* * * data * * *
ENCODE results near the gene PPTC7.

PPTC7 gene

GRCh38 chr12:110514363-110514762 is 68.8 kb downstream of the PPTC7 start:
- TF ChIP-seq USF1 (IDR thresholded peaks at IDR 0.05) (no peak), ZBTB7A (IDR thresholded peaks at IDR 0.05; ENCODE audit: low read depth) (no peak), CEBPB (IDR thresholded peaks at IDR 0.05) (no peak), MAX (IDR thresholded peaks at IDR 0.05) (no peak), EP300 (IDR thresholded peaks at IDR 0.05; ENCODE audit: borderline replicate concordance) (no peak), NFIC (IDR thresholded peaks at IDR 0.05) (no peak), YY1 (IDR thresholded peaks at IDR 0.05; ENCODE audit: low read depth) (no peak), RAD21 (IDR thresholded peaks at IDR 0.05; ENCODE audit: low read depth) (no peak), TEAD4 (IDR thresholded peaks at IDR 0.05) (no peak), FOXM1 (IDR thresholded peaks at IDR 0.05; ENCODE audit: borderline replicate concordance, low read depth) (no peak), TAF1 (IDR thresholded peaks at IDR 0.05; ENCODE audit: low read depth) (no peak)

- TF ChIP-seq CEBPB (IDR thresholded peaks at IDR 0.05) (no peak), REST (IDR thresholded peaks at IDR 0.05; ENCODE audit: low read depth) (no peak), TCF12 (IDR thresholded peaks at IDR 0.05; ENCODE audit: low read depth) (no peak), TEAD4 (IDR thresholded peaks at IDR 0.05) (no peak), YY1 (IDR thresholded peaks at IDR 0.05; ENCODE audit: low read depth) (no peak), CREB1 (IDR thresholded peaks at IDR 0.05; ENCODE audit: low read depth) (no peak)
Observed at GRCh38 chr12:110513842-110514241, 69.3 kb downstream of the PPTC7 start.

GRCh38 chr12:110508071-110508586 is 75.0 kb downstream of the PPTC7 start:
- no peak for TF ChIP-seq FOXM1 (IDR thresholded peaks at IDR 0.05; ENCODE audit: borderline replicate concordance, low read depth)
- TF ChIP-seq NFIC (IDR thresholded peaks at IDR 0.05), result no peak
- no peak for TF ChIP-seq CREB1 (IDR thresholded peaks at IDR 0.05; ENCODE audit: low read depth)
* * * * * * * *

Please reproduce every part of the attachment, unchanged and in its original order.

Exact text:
ENCODE results near the gene PPTC7.

PPTC7 gene

GRCh38 chr12:110514363-110514762 is 68.8 kb downstream of the PPTC7 start:
- TF ChIP-seq USF1 (IDR thresholded peaks at IDR 0.05) (no peak), ZBTB7A (IDR thresholded peaks at IDR 0.05; ENCODE audit: low read depth) (no peak), CEBPB (IDR thresholded peaks at IDR 0.05) (no peak), MAX (IDR thresholded peaks at IDR 0.05) (no peak), EP300 (IDR thresholded peaks at IDR 0.05; ENCODE audit: borderline replicate concordance) (no peak), NFIC (IDR thresholded peaks at IDR 0.05) (no peak), YY1 (IDR thresholded peaks at IDR 0.05; ENCODE audit: low read depth) (no peak), RAD21 (IDR thresholded peaks at IDR 0.05; ENCODE audit: low read depth) (no peak), TEAD4 (IDR thresholded peaks at IDR 0.05) (no peak), FOXM1 (IDR thresholded peaks at IDR 0.05; ENCODE audit: borderline replicate concordance, low read depth) (no peak), TAF1 (IDR thresholded peaks at IDR 0.05; ENCODE audit: low read depth) (no peak)

- TF ChIP-seq CEBPB (IDR thresholded peaks at IDR 0.05) (no peak), REST (IDR thresholded peaks at IDR 0.05; ENCODE audit: low read depth) (no peak), TCF12 (IDR thresholded peaks at IDR 0.05; ENCODE audit: low read depth) (no peak), TEAD4 (IDR thresholded peaks at IDR 0.05) (no peak), YY1 (IDR thresholded peaks at IDR 0.05; ENCODE audit: low read depth) (no peak), CREB1 (IDR thresholded peaks at IDR 0.05; ENCODE audit: low read depth) (no peak)
Observed at GRCh38 chr12:110513842-110514241, 69.3 kb downstream of the PPTC7 start.

GRCh38 chr12:110508071-110508586 is 75.0 kb downstream of the PPTC7 start:
- no peak for TF ChIP-seq FOXM1 (IDR thresholded peaks at IDR 0.05; ENCODE audit: borderline replicate concordance, low read depth)
- TF ChIP-seq NFIC (IDR thresholded peaks at IDR 0.05), result no peak
- no peak for TF ChIP-seq CREB1 (IDR thresholded peaks at IDR 0.05; ENCODE audit: low read depth)